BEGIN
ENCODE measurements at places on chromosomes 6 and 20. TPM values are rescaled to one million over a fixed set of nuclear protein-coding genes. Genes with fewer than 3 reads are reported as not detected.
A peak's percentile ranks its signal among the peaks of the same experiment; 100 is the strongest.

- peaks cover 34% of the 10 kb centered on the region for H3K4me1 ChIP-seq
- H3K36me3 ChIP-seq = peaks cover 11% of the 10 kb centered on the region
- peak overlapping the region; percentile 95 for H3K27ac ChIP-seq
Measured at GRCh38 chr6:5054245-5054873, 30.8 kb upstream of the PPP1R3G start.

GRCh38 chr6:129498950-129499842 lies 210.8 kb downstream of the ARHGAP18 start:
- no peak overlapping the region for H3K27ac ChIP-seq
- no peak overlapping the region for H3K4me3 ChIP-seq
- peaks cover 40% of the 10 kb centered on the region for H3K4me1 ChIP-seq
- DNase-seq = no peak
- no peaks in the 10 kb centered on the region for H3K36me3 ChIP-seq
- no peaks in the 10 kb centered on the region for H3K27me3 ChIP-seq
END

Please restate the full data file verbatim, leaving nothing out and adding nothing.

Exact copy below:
ENCODE measurements at places on chromosomes 6 and 20. TPM values are rescaled to one million over a fixed set of nuclear protein-coding genes. Genes with fewer than 3 reads are reported as not detected.
A peak's percentile ranks its signal among the peaks of the same experiment; 100 is the strongest.

- peaks cover 34% of the 10 kb centered on the region for H3K4me1 ChIP-seq
- H3K36me3 ChIP-seq = peaks cover 11% of the 10 kb centered on the region
- peak overlapping the region; percentile 95 for H3K27ac ChIP-seq
Measured at GRCh38 chr6:5054245-5054873, 30.8 kb upstream of the PPP1R3G start.

GRCh38 chr6:129498950-129499842 lies 210.8 kb downstream of the ARHGAP18 start:
- no peak overlapping the region for H3K27ac ChIP-seq
- no peak overlapping the region for H3K4me3 ChIP-seq
- peaks cover 40% of the 10 kb centered on the region for H3K4me1 ChIP-seq
- DNase-seq = no peak
- no peaks in the 10 kb centered on the region for H3K36me3 ChIP-seq
- no peaks in the 10 kb centered on the region for H3K27me3 ChIP-seq